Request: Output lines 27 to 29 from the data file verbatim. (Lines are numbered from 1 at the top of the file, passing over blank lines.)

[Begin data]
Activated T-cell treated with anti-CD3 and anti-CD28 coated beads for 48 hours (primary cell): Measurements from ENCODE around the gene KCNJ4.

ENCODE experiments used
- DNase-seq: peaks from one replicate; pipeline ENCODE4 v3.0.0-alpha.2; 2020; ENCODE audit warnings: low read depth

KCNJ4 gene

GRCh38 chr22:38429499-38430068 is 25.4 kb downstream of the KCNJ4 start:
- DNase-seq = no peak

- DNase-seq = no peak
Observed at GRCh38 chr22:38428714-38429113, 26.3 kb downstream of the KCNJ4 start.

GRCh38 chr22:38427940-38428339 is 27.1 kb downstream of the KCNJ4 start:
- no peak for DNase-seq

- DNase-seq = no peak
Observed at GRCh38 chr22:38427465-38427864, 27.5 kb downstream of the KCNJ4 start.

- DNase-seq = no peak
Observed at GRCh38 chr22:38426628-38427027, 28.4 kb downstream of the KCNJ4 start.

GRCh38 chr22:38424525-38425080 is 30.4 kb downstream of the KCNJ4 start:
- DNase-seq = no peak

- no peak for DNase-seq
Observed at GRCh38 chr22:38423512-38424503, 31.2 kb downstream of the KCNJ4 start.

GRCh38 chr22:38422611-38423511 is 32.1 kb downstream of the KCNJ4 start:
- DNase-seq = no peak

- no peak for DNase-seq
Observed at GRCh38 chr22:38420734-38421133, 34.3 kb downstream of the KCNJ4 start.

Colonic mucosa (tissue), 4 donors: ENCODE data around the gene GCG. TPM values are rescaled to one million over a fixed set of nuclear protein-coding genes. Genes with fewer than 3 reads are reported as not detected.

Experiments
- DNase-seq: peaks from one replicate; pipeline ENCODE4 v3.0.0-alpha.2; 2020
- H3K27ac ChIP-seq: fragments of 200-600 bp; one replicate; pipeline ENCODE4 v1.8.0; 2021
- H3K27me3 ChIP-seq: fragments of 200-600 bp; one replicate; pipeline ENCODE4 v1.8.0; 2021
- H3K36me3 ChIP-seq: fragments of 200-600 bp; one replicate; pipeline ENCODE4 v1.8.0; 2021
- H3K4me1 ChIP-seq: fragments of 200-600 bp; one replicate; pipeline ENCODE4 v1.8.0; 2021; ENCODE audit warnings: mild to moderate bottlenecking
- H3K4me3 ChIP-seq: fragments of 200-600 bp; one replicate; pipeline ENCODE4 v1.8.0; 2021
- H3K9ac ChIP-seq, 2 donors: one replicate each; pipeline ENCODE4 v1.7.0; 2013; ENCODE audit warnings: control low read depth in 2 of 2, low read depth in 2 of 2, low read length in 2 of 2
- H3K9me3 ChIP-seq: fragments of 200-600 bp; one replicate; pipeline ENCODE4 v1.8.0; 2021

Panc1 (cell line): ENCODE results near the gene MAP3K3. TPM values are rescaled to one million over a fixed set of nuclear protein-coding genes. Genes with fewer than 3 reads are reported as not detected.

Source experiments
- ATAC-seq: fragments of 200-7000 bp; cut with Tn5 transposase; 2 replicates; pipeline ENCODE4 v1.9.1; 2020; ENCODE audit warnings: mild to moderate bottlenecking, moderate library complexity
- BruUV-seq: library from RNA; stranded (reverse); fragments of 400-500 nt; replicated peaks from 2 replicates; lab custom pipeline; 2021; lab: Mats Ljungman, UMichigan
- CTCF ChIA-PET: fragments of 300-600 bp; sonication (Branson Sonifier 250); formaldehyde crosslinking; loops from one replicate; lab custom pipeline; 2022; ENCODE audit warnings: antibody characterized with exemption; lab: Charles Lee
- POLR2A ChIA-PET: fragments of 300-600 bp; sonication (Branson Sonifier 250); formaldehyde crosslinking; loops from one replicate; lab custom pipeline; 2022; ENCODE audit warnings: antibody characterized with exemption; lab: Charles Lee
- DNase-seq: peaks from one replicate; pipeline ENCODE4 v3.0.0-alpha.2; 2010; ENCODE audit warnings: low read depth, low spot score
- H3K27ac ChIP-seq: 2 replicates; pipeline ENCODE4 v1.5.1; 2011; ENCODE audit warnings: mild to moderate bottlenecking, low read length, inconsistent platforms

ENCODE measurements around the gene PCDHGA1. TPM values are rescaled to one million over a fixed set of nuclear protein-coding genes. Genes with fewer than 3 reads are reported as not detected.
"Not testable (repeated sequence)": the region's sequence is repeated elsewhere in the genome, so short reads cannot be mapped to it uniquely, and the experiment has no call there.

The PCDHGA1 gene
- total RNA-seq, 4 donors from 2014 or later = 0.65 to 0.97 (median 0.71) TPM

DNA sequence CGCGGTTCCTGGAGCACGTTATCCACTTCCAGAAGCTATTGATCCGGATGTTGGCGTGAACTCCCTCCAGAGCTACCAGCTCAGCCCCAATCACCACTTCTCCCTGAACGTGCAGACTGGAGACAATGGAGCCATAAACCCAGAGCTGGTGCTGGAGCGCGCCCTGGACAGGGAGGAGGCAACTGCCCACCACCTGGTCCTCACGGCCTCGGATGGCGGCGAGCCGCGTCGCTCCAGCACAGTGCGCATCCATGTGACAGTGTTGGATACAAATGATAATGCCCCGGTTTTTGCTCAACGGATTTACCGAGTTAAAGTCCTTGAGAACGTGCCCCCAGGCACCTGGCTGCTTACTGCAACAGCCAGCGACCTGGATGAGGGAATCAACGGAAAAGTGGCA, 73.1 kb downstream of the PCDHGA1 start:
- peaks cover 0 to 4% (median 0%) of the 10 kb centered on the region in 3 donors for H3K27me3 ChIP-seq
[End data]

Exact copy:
- H3K27me3 ChIP-seq: fragments of 200-600 bp; one replicate; pipeline ENCODE4 v1.8.0; 2021
- H3K36me3 ChIP-seq: fragments of 200-600 bp; one replicate; pipeline ENCODE4 v1.8.0; 2021
- H3K4me1 ChIP-seq: fragments of 200-600 bp; one replicate; pipeline ENCODE4 v1.8.0; 2021; ENCODE audit warnings: mild to moderate bottlenecking